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The Tragedy of Compromise

by Ernest Pickering

Broadening the Sawdust Trail

4. We are not to disobey the Scriptures on the plea that we are displaying God's love.

Many Christians have a distorted view of the nature of God's love. New Evangelicals have stated, "The badge of Christian discipleship is not orthodoxy, but love." Current New Evangelicals trumpet the fact that fundamentalist separatists are harsh and abrasive while they are loving. Love, according to them, overlooks doctrinal error and embraces almost everyone who claims to be a Christian. Love does not criticize nor condemn. Love merely affirms.

It is very plain from the Scriptures that love and obedience walk together. Consider these words of our Lord.

  1. "If ye love me, keep my commandments" (John 14:15)
  2. "He that hath my commandments and keepeth them, he it is that loveth me" (John 14:21).
  3. "If a man love me, he will keep my words" (John 14:23).

The Lord commands in His Word that His people "have no fellowship with the unfruitful works of darkness, but rather reprove them" (Eph. 5:11). Liberal preachers are sources of the "works of darkness." To fellowship with them is to disobey this command; to do so is, in fact, unloving.

This passage, plus the utterances of Christ just cited from John's Gospel, declare clearly that if one would obey Christ, one must refuse cooperation with apostates. The proponents of ecumenical evangelism, however, do not agree with this premise. In the face of scriptural admonitions to the contrary, they continue to cozy up to the Christ-denying church leaders.

5. We are not to seek to please as wide a constituency as possible in order to gain a sympathetic hearing for the gospel.

One of the points that Graham defenders have made is the fact that hundreds of people from liberal churches hear the gospel of Christ because their pastors and churches cooperate in the crusades. This is a flagrant case of religious pragmatism. We employ whatever methods work regardless of the scriptural principles involved. Certainly this was not the methodology of the early apostles and their followers. Paul, in combating the Judaizers who were trying to flavor the gospel of Christ to suit the palates of Jewish hearers, declared, "For do I now persuade men, or God? Or do I seek to please men? For if I yet pleased men, I should not be the servant of Christ" (Gal 1:10). "Men-pleasers simply do not hurl anathemas against those who proclaim false gospels."49 An apt observation indeed! But, regrettably, Billy Graham does not "hurl anathemas" at those great number of supporters who preach a false gospel. His failure to do so wins him many friends, but does it fulfill the commands of the Lord?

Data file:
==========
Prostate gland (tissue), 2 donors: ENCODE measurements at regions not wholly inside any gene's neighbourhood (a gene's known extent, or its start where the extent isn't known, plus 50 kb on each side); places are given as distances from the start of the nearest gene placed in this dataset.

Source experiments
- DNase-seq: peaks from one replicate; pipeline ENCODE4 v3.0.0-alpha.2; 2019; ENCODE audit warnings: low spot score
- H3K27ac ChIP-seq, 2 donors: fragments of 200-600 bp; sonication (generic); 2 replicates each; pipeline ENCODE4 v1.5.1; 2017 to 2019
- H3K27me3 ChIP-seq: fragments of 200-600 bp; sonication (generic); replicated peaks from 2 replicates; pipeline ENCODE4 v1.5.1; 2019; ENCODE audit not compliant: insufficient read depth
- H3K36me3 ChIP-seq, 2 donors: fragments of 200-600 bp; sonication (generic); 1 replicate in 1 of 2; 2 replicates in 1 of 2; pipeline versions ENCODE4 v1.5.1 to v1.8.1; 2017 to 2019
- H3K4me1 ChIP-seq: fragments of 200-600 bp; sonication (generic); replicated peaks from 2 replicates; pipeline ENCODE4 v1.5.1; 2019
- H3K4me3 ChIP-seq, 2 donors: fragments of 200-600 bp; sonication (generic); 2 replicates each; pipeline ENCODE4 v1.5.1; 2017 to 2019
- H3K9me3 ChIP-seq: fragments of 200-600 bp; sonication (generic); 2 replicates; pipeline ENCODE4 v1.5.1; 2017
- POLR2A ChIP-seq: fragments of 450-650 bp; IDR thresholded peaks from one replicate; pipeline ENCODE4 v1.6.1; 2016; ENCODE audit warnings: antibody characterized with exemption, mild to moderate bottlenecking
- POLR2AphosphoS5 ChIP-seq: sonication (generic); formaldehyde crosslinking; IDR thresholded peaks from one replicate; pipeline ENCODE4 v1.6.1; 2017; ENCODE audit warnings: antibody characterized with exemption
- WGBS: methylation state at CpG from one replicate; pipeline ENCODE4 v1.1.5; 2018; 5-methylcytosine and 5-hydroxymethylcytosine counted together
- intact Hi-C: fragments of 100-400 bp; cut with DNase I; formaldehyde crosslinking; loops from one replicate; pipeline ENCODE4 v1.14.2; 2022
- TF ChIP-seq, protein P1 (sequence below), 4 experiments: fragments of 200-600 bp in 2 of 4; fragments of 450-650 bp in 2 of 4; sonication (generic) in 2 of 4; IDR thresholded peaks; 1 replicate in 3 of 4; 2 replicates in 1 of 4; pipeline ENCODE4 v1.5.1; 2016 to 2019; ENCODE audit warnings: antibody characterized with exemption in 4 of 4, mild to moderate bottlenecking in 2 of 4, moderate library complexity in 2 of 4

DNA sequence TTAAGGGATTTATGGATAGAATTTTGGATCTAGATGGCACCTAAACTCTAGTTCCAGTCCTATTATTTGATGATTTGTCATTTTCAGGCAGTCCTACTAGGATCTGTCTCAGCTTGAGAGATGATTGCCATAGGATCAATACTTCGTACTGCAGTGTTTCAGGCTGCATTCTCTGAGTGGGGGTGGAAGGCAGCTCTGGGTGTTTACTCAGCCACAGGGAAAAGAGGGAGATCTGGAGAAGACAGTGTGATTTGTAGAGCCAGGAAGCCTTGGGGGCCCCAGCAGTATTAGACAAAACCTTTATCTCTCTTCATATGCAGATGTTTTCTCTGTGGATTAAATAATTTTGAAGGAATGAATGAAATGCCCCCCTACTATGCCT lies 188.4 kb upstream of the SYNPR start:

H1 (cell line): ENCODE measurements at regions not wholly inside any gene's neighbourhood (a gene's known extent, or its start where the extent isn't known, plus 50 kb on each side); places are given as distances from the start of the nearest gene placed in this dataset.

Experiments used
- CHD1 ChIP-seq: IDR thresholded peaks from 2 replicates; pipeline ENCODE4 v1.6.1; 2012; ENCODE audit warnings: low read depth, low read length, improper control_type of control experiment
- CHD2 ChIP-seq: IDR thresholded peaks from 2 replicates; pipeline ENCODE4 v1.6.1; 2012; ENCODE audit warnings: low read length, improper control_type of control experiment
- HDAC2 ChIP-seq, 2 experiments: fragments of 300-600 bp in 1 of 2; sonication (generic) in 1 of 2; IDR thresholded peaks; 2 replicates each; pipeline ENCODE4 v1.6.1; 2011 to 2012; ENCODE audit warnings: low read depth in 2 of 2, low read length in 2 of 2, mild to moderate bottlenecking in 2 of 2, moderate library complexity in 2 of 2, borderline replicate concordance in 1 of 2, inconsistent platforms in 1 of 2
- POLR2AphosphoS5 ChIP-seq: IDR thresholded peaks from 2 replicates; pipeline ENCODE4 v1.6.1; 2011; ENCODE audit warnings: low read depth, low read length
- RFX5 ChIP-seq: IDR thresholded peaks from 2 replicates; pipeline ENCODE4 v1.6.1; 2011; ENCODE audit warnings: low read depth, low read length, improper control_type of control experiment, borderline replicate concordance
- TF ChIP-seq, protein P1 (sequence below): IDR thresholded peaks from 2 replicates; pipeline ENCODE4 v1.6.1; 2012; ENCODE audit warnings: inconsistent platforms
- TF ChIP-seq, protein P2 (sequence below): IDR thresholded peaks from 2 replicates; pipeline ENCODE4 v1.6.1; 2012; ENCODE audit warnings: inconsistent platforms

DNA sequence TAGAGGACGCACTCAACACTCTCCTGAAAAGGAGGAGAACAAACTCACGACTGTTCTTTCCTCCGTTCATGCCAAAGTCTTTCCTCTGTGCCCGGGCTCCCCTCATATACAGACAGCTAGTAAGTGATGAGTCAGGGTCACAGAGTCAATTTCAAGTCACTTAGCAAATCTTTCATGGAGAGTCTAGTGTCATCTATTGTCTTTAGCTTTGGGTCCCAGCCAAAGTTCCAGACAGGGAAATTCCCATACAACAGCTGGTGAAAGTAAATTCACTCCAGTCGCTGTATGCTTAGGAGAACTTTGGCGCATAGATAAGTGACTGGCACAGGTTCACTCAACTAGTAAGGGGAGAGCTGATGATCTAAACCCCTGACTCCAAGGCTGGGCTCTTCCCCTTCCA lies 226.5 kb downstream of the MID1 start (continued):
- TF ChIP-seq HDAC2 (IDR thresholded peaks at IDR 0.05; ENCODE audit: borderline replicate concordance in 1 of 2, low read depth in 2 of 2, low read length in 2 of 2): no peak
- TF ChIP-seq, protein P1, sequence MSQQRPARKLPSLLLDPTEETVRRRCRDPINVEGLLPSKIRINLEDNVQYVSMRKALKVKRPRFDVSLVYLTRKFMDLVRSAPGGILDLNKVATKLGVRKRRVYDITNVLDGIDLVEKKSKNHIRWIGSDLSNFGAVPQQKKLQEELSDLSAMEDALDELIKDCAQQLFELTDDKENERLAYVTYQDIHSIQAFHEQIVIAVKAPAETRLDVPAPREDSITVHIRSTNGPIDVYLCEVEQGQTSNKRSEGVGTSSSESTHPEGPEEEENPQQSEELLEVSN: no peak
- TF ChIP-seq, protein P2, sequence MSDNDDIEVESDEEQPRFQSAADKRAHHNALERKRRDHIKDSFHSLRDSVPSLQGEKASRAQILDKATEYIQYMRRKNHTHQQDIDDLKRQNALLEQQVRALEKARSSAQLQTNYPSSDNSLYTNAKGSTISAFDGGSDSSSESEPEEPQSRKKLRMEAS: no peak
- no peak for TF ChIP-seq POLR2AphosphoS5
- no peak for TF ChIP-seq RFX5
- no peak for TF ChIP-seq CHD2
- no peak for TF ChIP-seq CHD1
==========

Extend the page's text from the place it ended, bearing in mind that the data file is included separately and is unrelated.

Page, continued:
6. We are not to condone false doctrine as though it were of little consequence.

The Roman Catholic Church teaches heresy, but Billy Graham condones and encourages its leaders. They teach many doctrines which are directly opposed to the Word of God; yet their leaders and members are featured or included in Graham crusades and conferences. So also is it with the charismatics who insist that sign-gifts are still operable today. Paul did not mince words about false doctrine when he wrote, "Now the Spirit speaketh expressly, that in the latter times some shall depart from the faith, giving heed to seducing spirits, and doctrines of devils" (I Tim. 4:1). The great apostle of love, John, was not only concerned about the manifestation of love but also about the repudiation of error. He did not advocate a naïve gullibility concerning doctrine. "Beloved, believe not every spirit, but try the spirits whether they are of God: because many false prophets are gone out into the world" (I John 4:1). In pursuing that theme he said that we should be able to differentiate between the "spirit of truth, and the spirit of error" (I John 4:6). Spiritual discernment is important and must be exercised. There is a vast difference between truth and error and this difference ought not to be ignored or glossed over.

7. We are to recognize that sound doctrine has priority over fellowship and that true fellowship is based upon sound doctrine.

Doctrine has fallen on evil times. Few wish to battle for what they call "peripheral" doctrines. They wish to emphasize instead our unity in Christ and the blessings they see flowing from that.

God's view of doctrine, however, is much stronger than that of some evangelicals. When the first local church was founded in Jerusalem, its characteristics were noted. There were four of them, but the first one mentioned is steadfastness in the "apostles' doctrine" (Acts 2:42). Fellowship, breaking of bread, and prayers followed the mention of doctrine. It is noteworthy that doctrine is the first on the list. It would not be of such paramount importance to many evangelicals today. A little later in apostolic history Paul was concerned that "the things which become sound doctrine," be taught in the church (Titus 2:1). Often Paul refers to "sound doctrine," that is, doctrine which is healthy and not contaminated by error. He was most concerned that this kind of doctrine be perpetuated in the churches.

Ecumenical evangelism is not in line with God's program and principles. It is an attempt to bring together that which should not be together. "Can two walk together, except they be agreed?" (Amos 3:3). "What fellowship hath righteousness with unrighteousness? And what communion hath light with darkness?" (II Cor. 6:14). God has separated light from darkness and no one, not even in the cause of evangelism, should attempt to take down those divinely erected barriers.


The Tradedy of Compromise. ByErnest Pickering. ©1994. BJU Press. Reproduction prohibited. This work is available for purchase at the Bob Jones University Campus Store (phone: 1-800-252-1927; web address: www.bju.edu/store.)

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